The gruesome nature of the kills in Silent Night, Deadly Night would be tough to top for any remake, and is there even such a thing as shock value anymore? To shock and awe seemed like Sellier’s goal because before Silent Night he was known as the producer of unsolved mystery docs like In Search Of… and family-friendly fair like The Life and Times of Grizzly Adams. Could a remake have a goal beyond making money off name recognition?

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Steven C. Miller’s film is a case of art imitating life imitating art. A real-life Silent Night, Deadly Night in Los Angeles in 2008 served as the inspiration in a case where a recently divorced man dressed up in a Santa suit and massacred his former in-laws. The Santa killer in the remake is also a man on a mission, but his methods are exacting, his murders are unnecessarily elaborate, and his motives are only revealed at the very end.

Like the original, Silent Night is obliquely about trauma, and it only deals with it in a slightly more serious and direct way than the Sellier film. Deputy Aubrey Bradimore played by Jaime King is struggling with her place in the world, and on the small-town police force, as she deals with the death of her husband. On her rounds, Aubrey encounters Santa Jim, a kind of drifter that spooks kids with the threat of more than a lump of coal on Christmas Day, and he’s just one of the lonely and disgruntled characters in this small Midwestern town that’s slowly dying like so many others in the modern age. There’s a lot of material there for something serious, but turning Silent Night into a statement film would be a kind of a betrayal of fan expectations.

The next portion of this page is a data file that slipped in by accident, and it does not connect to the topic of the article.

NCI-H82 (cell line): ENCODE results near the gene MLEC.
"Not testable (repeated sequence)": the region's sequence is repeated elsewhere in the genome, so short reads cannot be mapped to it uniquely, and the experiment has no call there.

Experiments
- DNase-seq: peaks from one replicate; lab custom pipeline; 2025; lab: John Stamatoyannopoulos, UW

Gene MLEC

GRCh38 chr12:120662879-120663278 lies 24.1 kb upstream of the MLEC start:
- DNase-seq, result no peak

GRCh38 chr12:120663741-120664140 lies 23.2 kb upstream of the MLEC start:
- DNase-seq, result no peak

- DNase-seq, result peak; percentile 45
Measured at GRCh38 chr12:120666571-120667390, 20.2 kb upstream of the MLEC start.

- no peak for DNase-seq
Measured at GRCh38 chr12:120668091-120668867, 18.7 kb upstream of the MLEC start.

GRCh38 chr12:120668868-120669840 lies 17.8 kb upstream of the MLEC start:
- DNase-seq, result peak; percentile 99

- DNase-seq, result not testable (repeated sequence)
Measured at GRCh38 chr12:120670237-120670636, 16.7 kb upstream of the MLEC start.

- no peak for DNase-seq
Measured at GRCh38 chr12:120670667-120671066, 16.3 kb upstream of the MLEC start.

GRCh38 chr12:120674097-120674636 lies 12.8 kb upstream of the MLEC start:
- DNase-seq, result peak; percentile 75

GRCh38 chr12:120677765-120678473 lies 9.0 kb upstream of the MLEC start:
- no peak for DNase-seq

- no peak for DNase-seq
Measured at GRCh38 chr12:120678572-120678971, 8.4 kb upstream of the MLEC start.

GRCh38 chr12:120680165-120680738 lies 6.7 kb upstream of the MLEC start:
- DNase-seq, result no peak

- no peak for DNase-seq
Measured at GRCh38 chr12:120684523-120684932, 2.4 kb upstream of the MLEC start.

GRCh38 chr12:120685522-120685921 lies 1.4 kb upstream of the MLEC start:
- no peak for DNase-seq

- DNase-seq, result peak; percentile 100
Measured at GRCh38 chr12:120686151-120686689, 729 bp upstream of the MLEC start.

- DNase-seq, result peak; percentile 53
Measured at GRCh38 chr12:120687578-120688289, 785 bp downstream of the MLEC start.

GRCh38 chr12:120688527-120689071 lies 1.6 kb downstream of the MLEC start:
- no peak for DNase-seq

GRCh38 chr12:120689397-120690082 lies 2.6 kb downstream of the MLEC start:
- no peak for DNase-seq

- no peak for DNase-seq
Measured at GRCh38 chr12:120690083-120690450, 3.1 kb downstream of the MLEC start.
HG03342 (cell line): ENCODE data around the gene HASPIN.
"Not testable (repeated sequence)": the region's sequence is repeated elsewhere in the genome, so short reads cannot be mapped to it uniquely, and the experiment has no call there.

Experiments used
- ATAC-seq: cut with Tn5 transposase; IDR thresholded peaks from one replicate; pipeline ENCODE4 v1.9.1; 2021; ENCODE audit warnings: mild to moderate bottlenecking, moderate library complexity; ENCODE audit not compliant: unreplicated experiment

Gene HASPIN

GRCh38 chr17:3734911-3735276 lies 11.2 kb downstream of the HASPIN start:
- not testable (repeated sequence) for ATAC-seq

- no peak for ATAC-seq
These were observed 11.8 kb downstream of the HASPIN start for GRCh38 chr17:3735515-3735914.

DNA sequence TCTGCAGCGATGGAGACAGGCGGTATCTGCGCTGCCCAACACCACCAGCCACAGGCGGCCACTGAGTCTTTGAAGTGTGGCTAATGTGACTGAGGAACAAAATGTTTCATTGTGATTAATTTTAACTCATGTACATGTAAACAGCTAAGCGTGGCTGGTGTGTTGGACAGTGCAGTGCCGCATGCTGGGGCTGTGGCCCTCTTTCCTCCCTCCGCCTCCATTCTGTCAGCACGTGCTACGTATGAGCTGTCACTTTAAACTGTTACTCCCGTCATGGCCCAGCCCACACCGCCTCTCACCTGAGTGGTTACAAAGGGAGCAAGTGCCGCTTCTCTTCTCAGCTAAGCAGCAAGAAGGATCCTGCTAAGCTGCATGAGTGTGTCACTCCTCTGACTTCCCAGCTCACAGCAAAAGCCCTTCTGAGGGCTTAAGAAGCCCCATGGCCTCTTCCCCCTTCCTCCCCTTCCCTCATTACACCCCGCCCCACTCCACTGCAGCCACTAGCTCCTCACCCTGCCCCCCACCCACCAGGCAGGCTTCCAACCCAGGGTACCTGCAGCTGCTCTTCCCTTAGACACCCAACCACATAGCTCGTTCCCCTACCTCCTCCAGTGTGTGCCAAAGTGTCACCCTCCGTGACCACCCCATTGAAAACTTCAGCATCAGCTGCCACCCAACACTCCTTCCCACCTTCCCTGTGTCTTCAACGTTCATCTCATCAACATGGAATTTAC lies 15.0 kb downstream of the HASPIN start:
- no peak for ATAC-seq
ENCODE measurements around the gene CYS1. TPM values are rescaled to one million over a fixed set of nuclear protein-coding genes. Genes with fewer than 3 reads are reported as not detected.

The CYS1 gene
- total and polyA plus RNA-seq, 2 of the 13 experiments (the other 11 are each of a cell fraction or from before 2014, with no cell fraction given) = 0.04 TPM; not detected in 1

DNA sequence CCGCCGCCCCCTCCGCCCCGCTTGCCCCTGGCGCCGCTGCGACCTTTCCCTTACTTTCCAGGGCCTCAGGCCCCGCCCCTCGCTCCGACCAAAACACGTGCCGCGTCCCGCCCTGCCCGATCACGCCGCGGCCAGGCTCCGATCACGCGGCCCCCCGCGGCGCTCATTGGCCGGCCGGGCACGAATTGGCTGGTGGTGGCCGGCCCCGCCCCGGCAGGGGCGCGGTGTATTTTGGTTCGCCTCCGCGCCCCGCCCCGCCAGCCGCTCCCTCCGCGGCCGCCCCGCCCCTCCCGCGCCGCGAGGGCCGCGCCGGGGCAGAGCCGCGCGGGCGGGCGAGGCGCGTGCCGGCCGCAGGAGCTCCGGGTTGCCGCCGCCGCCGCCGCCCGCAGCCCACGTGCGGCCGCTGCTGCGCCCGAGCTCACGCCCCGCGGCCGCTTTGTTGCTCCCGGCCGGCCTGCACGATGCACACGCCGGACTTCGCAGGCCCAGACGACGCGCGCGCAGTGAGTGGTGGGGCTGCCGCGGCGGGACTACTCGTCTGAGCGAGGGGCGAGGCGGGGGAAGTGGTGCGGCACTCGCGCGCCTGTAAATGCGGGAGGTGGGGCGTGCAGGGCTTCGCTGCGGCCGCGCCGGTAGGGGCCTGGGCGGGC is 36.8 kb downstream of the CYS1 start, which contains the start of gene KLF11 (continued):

So Miller does the one thing he can do given the film’s history and reputation, and that’s take a quick left turn into camp. He hired Malcolm McDowell, still a working-class English actor at heart up for any job, as the town sheriff, a man who’s Dirty Harry in his own mind even though he’s basically the police chief of the Murder, She Wrote town. Miller also hired Donal Logue to play Santa Jim if for no other reason than to see Logue deliver the pitch perfect monologue about the crass commercialism of Christmas and its effect on the human spirit. In another movie, it might have felt preachy, but in Silent Night it’s just another Christmas movie tradition checkmark to have a character go off on an anti-consumerist tirade.

 

“[…] if you can’t be offensive, you can at least be fun.”

 

Every murder in Silent Night is over the top, and everyone one of them are Christmas themed in some way; from the simple act of an axe to the groin for the local pornographer, to an electric chair made of Christmas lights for an adulterous deputy, to the most excruciating of the deaths where Killer Santa put a girl in a woodchipper. The grim and gory violence is countered with a bright pallet of Christmas colours, and like all your favourite Hallmark Christmas movies, there’s the unshakable and pervasive feeling that Silent Night was shot in Canada in the middle of summer. Despite the parkas, no one seems cold, and the trees are still decidedly green.

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And like those Hallmark movies, there’s more than a little wish fulfillment. That bratty kid that swears and yells are her mom when she doesn’t get her way is tasered to death, the creepy reverend gets his fingers (and God knows what else) cut off, and the impotent mayor gets an utterly unremarkable death by being hanged from a string of Christmas lights. No one undeserving is killed, and in the process a town is forced to reckon with its own hypocrisy and degenerate nature even as it slathers on a veneer of holiday cheer. It’s not Shakespeare, but it works.

Silent Night was given a pro forma theatrical release, but was mostly seen on home video when it came out, and because of that, it’s likely that it might have missed many fans’ must-see list. One doesn’t want to engage in cliches like, “It’s better than it deserves to be,” but Silent Night deserves credit for deftly setting itself apart from the controversial legacy of its predecessor. In a sense, it’s the culturally sensitive antidote to Silent Night, Deadly Night, the acceptable face of the killer Santa idea.

Or maybe we’re just all bitter and jaded now. Merry Christmas!